More than Just Ironic

forbesDid you catch this Forbes online post?

They’re so frustrating for so many different reasons (I commented on one a while back), but for now, just consider the name in the bottom right corner of the photo: Mark Scott is a professional photographer whose stock image was licensed from Getty Images by Forbes for this webpage. Continue reading

Study the Humanities and Save America

I came across the above tweet last week and it made me smile. Jack Bauer, the main character in the FOX television show 24, earned his bachelor’s degree in English literature from UCLA. On one level, it became an interesting answer to, “what can you do with a humanities degree?” You can save the free world, that’s what. Continue reading

Who is the smartest?

6831018124_f526e4d32a_mDoes it even make sense to generalize about students who major in a discipline, using statistics such as test scores and GPAs? Probably not, as each student’s success depends on her own abilities and hard work, strategic choices and realistic advice. Plus, programs at each university have their own character, and those who major in that program often have a significant self-selection bias. Continue reading

Grad Tales Part IV

gradtales4On March 31, 2014, the Department hosted its fourth (and final for 2013-14) “There and Back Again: A Grad’s Tale” event. For this event, Prof. Russell McCutcheon talked with REL grad John Lyles about what he’s been up to since he left Manly Hall in 2010 after earning his B.A. in Religious Studies, with a minor in Biology. Continue reading

Lectures and Films and Blogs, Oh My…

powerrangermaryREL 360 is the course number that we’re now using for a new, 1 credit hour course (repeatable for up to a total of 3 semesters/credit hours), beginning in the Fall of 2014, on what happens when the Humanities bumps into popular culture.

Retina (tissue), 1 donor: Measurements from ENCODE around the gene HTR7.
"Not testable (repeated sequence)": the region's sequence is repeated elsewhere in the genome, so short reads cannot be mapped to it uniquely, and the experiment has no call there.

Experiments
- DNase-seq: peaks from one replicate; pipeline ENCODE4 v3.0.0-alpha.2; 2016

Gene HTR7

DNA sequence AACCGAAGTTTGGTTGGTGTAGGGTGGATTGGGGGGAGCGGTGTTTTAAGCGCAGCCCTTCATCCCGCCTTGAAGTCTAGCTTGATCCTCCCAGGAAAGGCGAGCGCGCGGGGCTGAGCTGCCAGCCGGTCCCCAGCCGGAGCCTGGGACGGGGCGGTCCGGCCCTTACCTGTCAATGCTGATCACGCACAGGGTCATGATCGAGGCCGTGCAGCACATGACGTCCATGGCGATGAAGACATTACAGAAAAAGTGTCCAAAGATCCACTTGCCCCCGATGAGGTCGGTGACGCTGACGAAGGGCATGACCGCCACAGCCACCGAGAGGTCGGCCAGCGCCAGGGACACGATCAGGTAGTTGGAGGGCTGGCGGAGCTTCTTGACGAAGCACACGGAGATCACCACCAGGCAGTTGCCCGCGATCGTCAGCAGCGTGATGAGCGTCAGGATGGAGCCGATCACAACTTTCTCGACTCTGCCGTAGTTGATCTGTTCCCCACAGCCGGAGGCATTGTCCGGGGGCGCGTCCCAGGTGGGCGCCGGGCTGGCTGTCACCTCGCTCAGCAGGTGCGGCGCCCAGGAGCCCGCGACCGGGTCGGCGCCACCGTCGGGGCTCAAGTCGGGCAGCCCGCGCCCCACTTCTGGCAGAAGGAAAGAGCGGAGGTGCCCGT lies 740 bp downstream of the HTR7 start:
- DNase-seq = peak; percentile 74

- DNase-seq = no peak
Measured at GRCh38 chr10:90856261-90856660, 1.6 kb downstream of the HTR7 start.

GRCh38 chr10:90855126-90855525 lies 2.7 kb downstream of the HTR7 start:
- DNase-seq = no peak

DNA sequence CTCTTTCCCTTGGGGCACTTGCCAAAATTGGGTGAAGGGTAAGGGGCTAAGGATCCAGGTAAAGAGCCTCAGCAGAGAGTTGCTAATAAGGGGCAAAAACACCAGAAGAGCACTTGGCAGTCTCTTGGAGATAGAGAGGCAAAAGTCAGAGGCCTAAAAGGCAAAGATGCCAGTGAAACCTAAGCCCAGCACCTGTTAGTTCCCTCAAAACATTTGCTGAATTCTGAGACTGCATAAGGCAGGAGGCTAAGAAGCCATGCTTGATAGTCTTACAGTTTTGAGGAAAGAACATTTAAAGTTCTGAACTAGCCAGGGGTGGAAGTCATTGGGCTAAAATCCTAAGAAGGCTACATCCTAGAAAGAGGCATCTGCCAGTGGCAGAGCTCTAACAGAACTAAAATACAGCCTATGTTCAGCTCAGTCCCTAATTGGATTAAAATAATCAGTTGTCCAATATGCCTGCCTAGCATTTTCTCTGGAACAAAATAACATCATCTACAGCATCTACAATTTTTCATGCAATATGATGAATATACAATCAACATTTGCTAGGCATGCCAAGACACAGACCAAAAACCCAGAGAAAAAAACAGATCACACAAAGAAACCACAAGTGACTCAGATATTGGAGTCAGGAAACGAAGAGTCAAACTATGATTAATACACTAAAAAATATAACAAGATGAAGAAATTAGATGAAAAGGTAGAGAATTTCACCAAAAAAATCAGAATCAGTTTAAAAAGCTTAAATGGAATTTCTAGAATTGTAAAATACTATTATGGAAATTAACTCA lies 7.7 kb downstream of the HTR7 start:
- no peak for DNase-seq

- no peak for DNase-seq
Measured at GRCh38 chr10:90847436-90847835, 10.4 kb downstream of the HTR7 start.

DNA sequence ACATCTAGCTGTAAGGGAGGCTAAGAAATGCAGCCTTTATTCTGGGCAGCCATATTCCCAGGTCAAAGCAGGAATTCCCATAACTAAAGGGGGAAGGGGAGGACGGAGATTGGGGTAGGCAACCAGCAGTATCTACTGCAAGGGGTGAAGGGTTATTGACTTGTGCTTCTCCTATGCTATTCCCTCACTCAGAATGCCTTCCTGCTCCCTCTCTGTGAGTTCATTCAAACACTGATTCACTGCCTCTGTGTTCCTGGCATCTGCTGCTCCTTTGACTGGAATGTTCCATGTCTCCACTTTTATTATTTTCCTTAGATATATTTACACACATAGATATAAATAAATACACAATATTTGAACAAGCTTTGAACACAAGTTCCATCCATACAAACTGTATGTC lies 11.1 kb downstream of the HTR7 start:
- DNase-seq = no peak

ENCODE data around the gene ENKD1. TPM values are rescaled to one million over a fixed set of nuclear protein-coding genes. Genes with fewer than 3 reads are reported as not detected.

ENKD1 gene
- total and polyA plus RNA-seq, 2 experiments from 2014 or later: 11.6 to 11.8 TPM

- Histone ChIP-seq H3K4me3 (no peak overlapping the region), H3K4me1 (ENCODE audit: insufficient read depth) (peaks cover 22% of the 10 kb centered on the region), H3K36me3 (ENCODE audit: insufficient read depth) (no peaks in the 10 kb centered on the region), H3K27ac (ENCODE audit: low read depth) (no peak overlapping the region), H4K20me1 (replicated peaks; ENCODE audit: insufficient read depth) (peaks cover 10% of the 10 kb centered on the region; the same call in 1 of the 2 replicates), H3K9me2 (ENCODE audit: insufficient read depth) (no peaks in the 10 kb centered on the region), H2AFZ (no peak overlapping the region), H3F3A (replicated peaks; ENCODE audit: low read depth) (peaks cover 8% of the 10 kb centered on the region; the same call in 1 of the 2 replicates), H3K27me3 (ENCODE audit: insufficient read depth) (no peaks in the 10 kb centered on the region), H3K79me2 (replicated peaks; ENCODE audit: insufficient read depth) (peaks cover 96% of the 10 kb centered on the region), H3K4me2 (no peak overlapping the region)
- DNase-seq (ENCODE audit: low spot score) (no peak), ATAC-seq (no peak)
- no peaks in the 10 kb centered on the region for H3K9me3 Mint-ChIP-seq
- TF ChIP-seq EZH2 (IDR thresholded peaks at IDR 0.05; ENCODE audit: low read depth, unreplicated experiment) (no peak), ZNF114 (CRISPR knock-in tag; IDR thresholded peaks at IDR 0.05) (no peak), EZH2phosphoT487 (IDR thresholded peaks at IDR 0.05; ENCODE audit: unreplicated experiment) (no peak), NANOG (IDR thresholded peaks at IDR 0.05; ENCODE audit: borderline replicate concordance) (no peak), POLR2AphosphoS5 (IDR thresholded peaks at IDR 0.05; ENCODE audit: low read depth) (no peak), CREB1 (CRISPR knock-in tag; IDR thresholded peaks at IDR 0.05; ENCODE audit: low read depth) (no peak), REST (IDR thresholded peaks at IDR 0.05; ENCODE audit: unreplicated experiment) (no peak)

Offered each semester, it is the outgrowth of the past two years of informal movie nights with our student association — although they were successful events they lacked the opportunity of delving into the issues of the films in more detail or linking them explicitly to topics already being examined in other classes. “Popular Culture/Public Humanities” requires students to attend four films each semester (once a month, from 6:00-9:00 pm, room and films to be announced) along with either the Day Lecture (in the Fall) or the Aronov Lecture (in the Spring), and then to write a small number of brief commentaries on these events/issues, some of which (after working through drafts with a faculty member) will be posted here, on our Student Blog.

In the Fall 2014 semester, REL 360 will meet:

Tues Aug 26
Tues Sept 23
Tues Oct 21
Tues Nov 18

In order to earn credit students must attend all events and complete the assignments.

Coordinated by Prof. Finnegan, REL 360 will also involve a variety of other REL faculty, all demonstrating the relevance of the Humanities for studying popular culture by introducing each film and then leading a discussion after, all of which provides a springboard into each student’s commentary on the issues the film or the lecture allows us to examine in more detail.